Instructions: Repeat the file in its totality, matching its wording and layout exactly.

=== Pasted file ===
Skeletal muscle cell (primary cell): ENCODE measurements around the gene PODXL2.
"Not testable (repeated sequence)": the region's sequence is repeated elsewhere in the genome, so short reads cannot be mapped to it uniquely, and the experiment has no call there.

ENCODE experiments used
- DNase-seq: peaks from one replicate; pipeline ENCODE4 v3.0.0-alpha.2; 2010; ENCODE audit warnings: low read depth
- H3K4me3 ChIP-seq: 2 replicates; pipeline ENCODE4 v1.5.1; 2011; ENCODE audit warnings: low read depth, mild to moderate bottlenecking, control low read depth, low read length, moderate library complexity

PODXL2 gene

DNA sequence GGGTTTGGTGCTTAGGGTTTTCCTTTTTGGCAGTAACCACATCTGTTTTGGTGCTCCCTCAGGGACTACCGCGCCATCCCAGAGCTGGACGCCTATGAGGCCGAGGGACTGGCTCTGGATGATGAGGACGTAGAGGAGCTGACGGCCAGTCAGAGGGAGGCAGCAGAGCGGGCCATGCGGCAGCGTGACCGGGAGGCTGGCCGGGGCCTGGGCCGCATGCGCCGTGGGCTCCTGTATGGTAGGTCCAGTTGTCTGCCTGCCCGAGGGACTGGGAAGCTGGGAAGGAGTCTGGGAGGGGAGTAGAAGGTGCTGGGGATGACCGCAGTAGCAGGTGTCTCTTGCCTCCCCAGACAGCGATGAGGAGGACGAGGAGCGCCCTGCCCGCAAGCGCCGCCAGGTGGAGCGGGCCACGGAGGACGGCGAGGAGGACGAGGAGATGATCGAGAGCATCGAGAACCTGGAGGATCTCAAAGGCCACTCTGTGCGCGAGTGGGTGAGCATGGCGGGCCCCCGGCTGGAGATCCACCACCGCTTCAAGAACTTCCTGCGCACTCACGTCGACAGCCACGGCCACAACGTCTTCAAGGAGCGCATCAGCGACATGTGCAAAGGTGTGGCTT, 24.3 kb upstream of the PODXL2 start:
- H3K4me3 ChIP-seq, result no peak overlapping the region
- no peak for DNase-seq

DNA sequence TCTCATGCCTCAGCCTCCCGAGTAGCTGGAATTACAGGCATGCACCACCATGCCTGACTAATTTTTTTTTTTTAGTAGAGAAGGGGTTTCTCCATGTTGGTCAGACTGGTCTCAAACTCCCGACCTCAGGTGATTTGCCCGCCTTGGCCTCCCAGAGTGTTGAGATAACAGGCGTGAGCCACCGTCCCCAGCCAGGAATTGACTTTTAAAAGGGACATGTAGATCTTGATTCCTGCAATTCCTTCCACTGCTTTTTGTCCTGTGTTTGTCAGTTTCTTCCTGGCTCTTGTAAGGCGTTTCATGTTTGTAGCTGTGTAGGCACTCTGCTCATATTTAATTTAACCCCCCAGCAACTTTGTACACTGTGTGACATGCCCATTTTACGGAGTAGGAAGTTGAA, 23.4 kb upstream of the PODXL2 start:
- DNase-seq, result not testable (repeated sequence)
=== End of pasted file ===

Skeletal muscle cell (primary cell): ENCODE measurements around the gene PODXL2.
"Not testable (repeated sequence)": the region's sequence is repeated elsewhere in the genome, so short reads cannot be mapped to it uniquely, and the experiment has no call there.

ENCODE experiments used
- DNase-seq: peaks from one replicate; pipeline ENCODE4 v3.0.0-alpha.2; 2010; ENCODE audit warnings: low read depth
- H3K4me3 ChIP-seq: 2 replicates; pipeline ENCODE4 v1.5.1; 2011; ENCODE audit warnings: low read depth, mild to moderate bottlenecking, control low read depth, low read length, moderate library complexity

PODXL2 gene

DNA sequence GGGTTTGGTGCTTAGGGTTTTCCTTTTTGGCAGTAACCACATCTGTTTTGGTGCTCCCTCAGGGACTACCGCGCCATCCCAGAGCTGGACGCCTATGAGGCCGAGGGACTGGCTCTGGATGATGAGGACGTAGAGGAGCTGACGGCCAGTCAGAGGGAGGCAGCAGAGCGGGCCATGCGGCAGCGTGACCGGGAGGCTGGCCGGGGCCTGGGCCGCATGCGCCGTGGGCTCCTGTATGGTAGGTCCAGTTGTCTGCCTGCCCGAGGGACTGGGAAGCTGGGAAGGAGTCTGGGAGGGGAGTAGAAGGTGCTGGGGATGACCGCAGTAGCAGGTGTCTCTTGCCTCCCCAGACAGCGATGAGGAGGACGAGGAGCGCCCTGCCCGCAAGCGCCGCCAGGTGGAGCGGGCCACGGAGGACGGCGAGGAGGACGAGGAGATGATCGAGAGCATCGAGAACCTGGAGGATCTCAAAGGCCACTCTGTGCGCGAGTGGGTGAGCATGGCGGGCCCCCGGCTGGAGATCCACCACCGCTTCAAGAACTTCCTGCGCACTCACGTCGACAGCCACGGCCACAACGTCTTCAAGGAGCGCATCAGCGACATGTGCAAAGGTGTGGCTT, 24.3 kb upstream of the PODXL2 start:
- H3K4me3 ChIP-seq, result no peak overlapping the region
- no peak for DNase-seq

DNA sequence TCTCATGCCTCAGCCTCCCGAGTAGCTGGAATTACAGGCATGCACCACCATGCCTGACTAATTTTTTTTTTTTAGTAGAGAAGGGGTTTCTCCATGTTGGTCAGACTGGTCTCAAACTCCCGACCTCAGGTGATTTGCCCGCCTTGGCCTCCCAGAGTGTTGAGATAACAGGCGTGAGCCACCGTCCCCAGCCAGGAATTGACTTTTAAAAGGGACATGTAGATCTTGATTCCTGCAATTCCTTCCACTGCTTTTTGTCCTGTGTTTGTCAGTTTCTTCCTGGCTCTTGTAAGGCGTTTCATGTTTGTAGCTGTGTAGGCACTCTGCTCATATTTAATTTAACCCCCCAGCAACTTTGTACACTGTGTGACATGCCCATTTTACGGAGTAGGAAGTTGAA, 23.4 kb upstream of the PODXL2 start:
- DNase-seq, result not testable (repeated sequence)